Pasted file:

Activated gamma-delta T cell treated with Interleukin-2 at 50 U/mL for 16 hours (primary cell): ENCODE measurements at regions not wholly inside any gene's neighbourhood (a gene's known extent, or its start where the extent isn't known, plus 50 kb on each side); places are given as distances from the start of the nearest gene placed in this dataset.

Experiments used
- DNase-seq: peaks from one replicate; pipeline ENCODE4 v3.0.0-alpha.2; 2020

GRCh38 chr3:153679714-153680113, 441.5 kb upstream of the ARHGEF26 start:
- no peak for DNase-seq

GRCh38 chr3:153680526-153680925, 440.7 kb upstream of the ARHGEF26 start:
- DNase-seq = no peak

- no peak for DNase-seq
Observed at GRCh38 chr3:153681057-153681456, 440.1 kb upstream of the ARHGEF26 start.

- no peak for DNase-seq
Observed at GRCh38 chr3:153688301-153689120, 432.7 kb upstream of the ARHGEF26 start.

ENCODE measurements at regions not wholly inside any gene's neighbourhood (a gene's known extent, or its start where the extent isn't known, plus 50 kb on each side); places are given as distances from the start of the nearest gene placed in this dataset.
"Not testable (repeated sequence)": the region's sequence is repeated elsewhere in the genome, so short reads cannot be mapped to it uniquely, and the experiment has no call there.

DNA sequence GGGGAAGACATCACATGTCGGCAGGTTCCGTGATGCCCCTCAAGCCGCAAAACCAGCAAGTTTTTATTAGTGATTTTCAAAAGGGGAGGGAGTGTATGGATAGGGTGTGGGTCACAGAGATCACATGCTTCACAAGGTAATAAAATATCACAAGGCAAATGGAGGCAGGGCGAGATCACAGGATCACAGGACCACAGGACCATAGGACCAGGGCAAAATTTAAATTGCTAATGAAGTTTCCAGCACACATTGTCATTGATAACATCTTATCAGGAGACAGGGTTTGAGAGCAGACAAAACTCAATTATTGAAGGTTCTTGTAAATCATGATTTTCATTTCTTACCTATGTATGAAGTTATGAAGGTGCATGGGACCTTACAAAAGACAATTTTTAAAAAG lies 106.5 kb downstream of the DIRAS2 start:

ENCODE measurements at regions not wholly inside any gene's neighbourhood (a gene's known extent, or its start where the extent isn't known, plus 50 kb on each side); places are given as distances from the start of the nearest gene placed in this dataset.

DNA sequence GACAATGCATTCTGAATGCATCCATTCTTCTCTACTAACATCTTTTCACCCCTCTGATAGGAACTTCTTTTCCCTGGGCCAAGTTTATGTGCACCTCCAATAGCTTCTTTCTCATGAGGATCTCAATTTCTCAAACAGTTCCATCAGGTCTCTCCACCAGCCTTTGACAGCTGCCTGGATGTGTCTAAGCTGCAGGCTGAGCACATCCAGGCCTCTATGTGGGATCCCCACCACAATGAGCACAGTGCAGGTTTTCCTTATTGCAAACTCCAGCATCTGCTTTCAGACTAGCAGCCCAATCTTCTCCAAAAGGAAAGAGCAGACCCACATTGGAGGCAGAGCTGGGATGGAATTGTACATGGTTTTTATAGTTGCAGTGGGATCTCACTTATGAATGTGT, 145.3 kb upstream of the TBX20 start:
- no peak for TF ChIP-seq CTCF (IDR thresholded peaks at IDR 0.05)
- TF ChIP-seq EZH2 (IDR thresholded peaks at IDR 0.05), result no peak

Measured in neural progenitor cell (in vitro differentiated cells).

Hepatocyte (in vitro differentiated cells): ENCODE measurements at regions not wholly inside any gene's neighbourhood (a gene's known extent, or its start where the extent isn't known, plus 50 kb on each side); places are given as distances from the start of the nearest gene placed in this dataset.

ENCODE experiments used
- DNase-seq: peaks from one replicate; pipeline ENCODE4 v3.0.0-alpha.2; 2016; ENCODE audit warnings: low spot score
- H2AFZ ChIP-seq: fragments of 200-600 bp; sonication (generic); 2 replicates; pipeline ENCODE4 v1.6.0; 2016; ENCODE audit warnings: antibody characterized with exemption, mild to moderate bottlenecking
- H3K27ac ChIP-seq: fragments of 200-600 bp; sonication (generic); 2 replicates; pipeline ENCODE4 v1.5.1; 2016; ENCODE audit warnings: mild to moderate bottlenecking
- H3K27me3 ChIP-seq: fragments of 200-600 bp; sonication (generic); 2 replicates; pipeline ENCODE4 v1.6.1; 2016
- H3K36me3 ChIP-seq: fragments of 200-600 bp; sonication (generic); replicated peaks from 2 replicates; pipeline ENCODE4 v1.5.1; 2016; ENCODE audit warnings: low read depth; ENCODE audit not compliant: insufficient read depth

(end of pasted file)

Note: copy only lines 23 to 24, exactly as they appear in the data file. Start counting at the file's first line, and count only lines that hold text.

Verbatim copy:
- H2AFZ ChIP-seq: fragments of 200-600 bp; sonication (generic); 2 replicates; pipeline ENCODE4 v1.6.0; 2016; ENCODE audit warnings: antibody characterized with exemption, mild to moderate bottlenecking
- H3K27ac ChIP-seq: fragments of 200-600 bp; sonication (generic); 2 replicates; pipeline ENCODE4 v1.5.1; 2016; ENCODE audit warnings: mild to moderate bottlenecking